Trying to avoid death by mosquito

By Kristen Tribe | Published Wednesday, May 31, 2017

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I, apparently, am a mosquito’s favorite snack.

I’ve always had an aversion to the reprehensible pests as it seems my blood has been a favorite among the insect crowd. But what could once be addressed with cortisone cream and calamine lotion is now requiring ice packs and heavy doses of antihistamines.

Kristen Tribe

Kristen Tribe

Although I look like a run-of-the-mill 40-something to other humans, I’m convinced a mosquito buzzes by and sees a steak on legs. When I was a kid, mosquito bites would swell, and of course, itch like crazy, but the last two years my reaction has become so severe that I can’t go outside without wearing bug spray.

And it can’t be just any bug spray. It has to be one with all the DEET in it, otherwise I’ll be devoured.

Last summer I covered a pre-dawn house fire. After being awakened by the call, I groggily threw on shorts and a T-shirt, never once thinking about bug spray. The thought crossed my mind as I pulled up to the scene, but I wasn’t worried. I was convinced the raging fire would drive all bugs away.

I was wrong.

By the time I left, I had no less than three dozen bites on my legs, and I couldn’t wear shorts for weeks. I was so miserable I promised myself to never go outdoors again without bug spray.

Fast forward to a camping trip two weeks ago. I brought my trusty all-DEET spray and used it religiously … until I misplaced it. I knew I couldn’t sit outside unprotected, so in a risky move, I used my mom’s bug spray.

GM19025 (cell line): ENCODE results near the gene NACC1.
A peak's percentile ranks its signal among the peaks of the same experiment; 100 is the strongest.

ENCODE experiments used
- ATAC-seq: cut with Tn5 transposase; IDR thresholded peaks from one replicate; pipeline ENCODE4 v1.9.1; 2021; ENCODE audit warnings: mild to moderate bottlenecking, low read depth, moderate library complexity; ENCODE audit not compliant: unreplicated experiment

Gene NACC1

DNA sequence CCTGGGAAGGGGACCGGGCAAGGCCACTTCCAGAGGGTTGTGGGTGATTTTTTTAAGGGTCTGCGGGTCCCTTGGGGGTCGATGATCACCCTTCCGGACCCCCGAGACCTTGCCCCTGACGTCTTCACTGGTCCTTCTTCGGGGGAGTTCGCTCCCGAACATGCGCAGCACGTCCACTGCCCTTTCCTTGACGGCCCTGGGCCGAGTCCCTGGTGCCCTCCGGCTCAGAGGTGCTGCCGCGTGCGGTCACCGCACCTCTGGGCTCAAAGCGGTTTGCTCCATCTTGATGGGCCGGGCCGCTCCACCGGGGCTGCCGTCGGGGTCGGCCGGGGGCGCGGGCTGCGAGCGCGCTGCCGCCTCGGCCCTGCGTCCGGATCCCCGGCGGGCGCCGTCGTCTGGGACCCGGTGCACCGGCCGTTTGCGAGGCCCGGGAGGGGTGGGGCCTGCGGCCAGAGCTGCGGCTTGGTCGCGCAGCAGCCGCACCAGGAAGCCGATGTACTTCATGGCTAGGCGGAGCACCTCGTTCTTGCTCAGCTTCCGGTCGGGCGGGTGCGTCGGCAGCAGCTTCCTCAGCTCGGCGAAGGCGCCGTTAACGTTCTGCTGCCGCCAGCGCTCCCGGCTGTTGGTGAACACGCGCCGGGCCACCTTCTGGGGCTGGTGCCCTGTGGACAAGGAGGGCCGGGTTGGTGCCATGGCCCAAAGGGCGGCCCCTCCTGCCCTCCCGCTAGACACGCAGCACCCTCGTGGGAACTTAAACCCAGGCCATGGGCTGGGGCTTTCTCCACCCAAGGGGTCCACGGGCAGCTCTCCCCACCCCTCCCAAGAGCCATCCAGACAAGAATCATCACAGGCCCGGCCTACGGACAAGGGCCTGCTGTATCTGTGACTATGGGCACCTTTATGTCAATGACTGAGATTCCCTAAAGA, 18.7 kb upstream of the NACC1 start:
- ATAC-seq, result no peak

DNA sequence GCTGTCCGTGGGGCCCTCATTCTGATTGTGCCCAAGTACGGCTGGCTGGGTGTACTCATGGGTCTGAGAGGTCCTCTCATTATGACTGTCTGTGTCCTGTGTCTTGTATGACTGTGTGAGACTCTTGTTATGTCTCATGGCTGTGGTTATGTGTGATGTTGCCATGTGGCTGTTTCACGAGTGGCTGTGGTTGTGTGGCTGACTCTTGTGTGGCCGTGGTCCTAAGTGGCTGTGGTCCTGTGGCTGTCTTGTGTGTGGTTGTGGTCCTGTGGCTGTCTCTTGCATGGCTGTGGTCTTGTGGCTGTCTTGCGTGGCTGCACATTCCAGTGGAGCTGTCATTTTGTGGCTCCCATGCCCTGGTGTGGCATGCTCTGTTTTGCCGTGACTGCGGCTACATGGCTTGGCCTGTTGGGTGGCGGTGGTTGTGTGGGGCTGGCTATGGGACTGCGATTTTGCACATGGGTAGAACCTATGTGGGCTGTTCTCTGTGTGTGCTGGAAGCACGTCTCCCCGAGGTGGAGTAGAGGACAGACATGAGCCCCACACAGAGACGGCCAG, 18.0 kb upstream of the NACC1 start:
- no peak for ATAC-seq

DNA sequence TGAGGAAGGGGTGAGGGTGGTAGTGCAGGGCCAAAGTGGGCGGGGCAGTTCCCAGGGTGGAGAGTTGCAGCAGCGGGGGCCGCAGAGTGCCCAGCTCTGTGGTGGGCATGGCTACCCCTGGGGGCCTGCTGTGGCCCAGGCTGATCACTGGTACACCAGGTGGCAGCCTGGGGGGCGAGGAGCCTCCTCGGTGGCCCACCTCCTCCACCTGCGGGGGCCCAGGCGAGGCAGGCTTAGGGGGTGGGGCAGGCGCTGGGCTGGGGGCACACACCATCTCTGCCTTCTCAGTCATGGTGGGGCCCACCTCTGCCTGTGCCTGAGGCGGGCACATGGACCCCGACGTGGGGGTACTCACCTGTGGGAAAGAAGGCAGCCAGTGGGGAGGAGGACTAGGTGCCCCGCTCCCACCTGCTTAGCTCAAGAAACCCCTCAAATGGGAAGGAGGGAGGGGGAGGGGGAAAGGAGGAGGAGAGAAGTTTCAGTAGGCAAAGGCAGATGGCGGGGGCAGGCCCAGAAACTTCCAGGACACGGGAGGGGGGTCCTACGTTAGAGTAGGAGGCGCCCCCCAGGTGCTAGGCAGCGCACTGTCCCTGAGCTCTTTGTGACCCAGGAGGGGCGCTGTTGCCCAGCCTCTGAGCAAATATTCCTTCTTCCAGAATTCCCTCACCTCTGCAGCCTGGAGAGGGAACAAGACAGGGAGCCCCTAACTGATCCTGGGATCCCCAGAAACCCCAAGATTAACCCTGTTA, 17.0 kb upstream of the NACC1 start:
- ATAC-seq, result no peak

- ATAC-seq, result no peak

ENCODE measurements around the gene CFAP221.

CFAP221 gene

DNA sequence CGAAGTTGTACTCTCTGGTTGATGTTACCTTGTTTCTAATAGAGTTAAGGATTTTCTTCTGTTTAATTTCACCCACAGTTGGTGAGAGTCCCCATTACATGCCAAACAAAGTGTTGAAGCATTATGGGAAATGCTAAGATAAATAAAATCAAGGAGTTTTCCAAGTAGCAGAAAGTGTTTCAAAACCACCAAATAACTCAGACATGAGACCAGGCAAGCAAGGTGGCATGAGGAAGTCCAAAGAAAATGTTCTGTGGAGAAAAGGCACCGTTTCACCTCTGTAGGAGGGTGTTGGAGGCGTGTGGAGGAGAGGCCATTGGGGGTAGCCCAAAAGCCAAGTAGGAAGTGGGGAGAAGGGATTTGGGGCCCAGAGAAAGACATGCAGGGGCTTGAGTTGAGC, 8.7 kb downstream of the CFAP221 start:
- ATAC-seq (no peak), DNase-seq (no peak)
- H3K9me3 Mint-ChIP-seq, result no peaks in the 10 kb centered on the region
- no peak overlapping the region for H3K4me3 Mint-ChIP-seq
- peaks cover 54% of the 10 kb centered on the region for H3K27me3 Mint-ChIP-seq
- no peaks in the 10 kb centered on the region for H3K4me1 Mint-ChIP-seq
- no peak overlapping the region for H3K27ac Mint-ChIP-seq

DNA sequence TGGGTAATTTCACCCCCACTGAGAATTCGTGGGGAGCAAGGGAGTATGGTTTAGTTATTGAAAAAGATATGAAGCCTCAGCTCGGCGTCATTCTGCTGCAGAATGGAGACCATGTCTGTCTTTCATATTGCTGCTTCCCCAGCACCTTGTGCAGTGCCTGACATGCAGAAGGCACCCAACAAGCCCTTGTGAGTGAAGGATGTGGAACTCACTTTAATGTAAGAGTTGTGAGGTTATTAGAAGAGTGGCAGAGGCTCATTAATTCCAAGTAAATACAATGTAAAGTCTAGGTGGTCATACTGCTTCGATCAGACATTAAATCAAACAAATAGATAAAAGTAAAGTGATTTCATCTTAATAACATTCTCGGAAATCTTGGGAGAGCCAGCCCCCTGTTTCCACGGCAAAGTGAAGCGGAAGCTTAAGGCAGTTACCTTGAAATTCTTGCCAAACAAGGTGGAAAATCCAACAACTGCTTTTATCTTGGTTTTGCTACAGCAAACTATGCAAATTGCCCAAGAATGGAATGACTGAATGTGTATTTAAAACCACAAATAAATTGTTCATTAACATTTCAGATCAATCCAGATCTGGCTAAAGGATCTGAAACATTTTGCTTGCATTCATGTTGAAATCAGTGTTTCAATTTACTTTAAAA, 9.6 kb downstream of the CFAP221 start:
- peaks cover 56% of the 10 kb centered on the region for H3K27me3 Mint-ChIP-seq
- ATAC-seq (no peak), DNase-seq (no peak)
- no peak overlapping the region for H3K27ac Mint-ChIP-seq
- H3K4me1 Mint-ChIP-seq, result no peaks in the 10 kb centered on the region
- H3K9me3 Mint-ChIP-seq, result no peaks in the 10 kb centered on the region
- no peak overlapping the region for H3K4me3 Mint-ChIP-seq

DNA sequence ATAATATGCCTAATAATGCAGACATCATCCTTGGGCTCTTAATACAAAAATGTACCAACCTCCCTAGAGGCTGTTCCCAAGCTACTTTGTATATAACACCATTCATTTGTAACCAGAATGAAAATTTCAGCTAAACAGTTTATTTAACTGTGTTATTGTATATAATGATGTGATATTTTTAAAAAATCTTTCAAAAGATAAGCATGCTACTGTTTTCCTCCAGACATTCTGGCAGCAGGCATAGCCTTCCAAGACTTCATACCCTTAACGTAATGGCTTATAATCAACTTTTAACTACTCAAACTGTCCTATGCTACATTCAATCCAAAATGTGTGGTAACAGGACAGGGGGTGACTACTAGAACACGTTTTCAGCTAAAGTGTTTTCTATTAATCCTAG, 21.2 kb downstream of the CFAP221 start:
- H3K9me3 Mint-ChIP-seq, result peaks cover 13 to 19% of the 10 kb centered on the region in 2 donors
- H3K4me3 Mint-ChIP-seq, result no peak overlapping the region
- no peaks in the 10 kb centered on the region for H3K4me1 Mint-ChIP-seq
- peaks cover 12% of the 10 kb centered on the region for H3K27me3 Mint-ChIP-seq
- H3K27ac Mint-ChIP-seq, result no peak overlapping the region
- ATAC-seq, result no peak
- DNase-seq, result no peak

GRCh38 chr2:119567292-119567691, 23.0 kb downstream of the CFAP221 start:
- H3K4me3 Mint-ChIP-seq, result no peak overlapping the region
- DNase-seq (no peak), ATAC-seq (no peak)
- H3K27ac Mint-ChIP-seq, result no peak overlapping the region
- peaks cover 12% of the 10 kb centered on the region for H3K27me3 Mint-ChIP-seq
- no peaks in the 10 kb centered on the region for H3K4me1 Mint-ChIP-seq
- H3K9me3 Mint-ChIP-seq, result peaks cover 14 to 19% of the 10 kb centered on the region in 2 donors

Not. Enough. DEET.

Four bites (just four!) and two days later my ankle turned into a cankle, and the bites were bright red and feverish. Staring at my club foot, I thought “this isn’t normal and it’s time to take action.”

So I Googled it. After a quick online search, it was obvious I have Skeeter Syndrome.

Don’t laugh. It’s a real thing. According to skeetersyndrome.net (See, I told you it’s official. It has its own website.), “the condition is a result of an allergy to the polypeptides in the mosquito’s saliva that it injects to thin the blood during its bite.”

Human blood is too thick for a mosquito to siphon, so it first injects a thinning agent into its victim, i.e. me. The thinning agent causes the allergic reaction.

Well, there you go. It all makes sense now.

The website said in extreme cases a mosquito bite can lead to anaphylactic shock, asthma and other life threatening complications, but I’m a glass half-full kind of gal, so I’m not anticipating anything that serious.

I was hopeful since there’s a syndrome, there would also be a treatment.

There’s not.

Unfortunately, there’s not much you can do besides avoid mosquito bites, which is no easy feat in Texas. I’m still hoping someone will discover a vitamin I can take that would make my blood poisonous to the pests or devise a way for me to shoot lasers from my eyes, taking them right out of the sky.

But since neither one of these options will likely be available in the forseeable future, I’ll continue with my shower of bug spray, hoping it doesn’t adversely affect my vital organs.

Please excuse my chemical perfume the next few months and don’t be surprised if I start sporting a mosquito net wrap.

I’m running out of options.

Kristen Tribe is editor of the Messenger.

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